A couple weeks ago, I saw that Tom Givens had posted the article below on his Patreon page.  I’ve been seeing the same things in my classes and wanted to warn my students.  I asked Tom for permission to reprint the article and he graciously agreed.  If you aren’t a member of Tom’s Patreon page, you should remedy that posthaste.  Ten dollars a month is a small price to pay for the information Tom provides.


Ammunition Dangers

The energy that functions a semiautomatic pistol is generated by the firing of the cartridge. The same energy that propels the bullet forward, sends the slide to the rear. In addition, the cartridge has to strip cleanly from the magazine’s feed lips, ride smoothly up the feed ramp into the chamber, and seat fully into the chamber, allowing the slide to lock in battery. This all means that your pistol is thoroughly dependent on proper ammunition to function correctly. If you really need a pistol, you need it to work!


Not counting the tons of imported ammo, American manufacturers turn out approximately 25 Million cartridges PER DAY. That is an astonishing number. I don’t care if you make 25 Million steel washers, some of them will be out of spec and unusable. The same applies to ammo. Right now, quality control for all ammo makers is dismally poor, as they scramble to meet demand. This means you will need to carefully inspect and then safeguard ammunition you will bet your life on. I have included several photos of bad rounds, taken directly from freshly purchased boxes of factory ammunition. A careful visual examination of the ammo, before loading it into a magazine, can prevent catastrophic failures later. For instance:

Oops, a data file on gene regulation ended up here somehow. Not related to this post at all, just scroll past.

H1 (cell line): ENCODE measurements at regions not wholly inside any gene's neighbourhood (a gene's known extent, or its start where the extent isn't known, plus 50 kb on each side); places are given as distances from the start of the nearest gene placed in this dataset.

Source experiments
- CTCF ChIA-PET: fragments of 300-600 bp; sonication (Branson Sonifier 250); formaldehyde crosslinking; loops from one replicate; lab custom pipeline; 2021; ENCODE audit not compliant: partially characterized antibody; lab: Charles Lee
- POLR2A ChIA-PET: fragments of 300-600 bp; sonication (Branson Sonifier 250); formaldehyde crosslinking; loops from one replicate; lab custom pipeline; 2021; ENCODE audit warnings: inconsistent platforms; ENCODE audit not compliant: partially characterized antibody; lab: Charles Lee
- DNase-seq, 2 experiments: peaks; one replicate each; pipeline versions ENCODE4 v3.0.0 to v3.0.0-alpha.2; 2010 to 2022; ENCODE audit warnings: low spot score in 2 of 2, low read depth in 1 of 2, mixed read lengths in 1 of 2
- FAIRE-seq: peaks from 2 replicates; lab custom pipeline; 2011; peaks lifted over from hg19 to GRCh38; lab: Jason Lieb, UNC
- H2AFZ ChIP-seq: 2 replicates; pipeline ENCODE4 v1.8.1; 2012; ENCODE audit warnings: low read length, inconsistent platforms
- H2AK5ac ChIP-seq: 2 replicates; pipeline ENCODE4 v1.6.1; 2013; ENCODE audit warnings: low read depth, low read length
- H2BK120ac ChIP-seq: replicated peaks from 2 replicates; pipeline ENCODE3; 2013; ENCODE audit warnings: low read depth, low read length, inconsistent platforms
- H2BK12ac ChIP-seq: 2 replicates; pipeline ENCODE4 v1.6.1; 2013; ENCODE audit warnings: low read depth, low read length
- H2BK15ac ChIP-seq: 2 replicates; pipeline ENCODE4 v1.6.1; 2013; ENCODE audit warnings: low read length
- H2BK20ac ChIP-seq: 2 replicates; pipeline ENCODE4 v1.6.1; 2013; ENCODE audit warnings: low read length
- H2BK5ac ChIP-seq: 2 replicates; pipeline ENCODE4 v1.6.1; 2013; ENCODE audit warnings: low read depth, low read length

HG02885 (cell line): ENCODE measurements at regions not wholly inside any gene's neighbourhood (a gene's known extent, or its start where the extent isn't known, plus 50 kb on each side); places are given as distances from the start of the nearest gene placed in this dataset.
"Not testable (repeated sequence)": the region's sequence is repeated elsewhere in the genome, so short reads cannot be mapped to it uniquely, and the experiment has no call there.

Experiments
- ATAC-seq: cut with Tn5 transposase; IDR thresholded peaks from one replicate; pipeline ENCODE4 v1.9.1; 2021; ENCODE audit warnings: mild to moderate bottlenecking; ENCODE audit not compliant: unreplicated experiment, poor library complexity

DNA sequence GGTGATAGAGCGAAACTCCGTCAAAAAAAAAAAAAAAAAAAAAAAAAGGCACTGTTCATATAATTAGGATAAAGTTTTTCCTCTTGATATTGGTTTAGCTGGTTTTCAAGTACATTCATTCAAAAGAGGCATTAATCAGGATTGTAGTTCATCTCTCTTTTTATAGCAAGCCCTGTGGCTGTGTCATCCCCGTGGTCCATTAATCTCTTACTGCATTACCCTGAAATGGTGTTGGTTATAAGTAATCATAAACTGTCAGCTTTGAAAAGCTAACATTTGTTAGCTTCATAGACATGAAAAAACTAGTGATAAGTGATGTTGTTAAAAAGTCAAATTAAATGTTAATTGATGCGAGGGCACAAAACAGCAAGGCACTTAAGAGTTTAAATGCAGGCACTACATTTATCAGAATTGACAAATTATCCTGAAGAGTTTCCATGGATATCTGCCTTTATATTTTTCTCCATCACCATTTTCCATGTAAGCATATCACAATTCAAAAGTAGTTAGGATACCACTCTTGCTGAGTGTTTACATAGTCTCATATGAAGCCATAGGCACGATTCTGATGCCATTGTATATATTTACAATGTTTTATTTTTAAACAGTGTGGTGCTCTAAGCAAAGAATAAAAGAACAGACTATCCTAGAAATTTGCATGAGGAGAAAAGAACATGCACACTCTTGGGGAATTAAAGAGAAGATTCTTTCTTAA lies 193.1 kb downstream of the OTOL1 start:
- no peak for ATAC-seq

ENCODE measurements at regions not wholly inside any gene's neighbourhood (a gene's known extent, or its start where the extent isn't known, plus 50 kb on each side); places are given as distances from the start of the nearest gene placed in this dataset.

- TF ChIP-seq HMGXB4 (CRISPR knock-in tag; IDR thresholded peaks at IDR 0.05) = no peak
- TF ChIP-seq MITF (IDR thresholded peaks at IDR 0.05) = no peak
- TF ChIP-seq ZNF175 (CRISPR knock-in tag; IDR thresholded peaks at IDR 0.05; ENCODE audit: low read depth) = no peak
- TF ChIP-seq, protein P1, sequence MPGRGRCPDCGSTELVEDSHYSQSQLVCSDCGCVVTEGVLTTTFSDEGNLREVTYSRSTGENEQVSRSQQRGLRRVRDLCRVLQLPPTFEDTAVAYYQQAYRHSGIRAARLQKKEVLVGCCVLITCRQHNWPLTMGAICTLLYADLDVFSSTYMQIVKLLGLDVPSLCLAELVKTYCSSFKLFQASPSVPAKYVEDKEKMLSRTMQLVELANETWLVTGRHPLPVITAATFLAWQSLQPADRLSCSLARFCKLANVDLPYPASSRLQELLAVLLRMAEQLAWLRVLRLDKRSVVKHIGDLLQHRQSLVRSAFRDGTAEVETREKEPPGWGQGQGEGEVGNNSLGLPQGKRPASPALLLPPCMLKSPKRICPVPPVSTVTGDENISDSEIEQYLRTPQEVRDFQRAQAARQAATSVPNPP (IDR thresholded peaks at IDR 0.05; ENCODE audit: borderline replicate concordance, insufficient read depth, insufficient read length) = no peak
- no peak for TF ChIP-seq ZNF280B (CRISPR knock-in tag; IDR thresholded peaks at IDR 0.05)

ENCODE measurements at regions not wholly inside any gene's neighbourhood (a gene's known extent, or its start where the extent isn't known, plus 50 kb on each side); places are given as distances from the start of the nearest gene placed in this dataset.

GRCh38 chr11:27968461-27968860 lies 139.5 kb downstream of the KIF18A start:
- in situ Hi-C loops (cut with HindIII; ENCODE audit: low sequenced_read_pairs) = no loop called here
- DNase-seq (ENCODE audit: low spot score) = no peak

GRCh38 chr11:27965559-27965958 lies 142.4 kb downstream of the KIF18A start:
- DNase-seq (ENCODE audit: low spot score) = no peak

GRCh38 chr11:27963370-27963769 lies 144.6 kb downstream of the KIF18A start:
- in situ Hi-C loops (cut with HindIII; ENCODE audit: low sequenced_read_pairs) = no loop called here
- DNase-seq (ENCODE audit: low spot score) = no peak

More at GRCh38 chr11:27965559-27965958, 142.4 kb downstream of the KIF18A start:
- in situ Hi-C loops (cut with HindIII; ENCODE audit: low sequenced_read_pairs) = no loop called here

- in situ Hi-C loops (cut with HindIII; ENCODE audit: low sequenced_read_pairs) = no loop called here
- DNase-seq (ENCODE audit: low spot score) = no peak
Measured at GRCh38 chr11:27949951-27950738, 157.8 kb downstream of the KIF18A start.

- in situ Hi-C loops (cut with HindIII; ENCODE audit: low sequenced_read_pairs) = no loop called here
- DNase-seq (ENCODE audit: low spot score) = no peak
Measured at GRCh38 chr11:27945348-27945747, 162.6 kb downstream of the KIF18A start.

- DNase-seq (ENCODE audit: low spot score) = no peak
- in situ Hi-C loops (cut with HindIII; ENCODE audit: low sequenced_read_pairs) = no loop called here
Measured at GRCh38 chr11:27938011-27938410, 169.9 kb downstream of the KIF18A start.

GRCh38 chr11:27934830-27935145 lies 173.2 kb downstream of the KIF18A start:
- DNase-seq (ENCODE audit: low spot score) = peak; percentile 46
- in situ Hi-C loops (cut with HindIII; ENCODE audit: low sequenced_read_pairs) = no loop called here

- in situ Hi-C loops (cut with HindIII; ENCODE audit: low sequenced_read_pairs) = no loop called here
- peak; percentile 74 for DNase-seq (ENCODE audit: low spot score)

This last photo shows a common and dangerous condition. In this particular instance, I believe this box of ammo was dropped onto a concrete floor, resulting in the bullets pushed into the cases.
Many times, however, this is the result of rechambering the same round several times. Every time you chamber a round, the bullet nose strikes the feed ramp rather forcefully, and repeated
impacts can push the bullet into the case.



Look at this cut-away, which helps understand the danger of this condition:


Cut-away or “X-ray” view of a loaded handgun cartridge.


Notice that the bullet extends well inside the cartridge case.The powder charge is trapped in a relatively small space between the base of the bullet and the base of the cartridge case. When
the bullet is pushed deeper into the case it compresses the powder charge, changing its designed burning rate and causing pressures to spike. This can lead to blowing the case head right
off the cartridge, like this:



Visually inspect ammo before use, and don’t rechamber a round more than twice and you’ll have fewer ammo problems.


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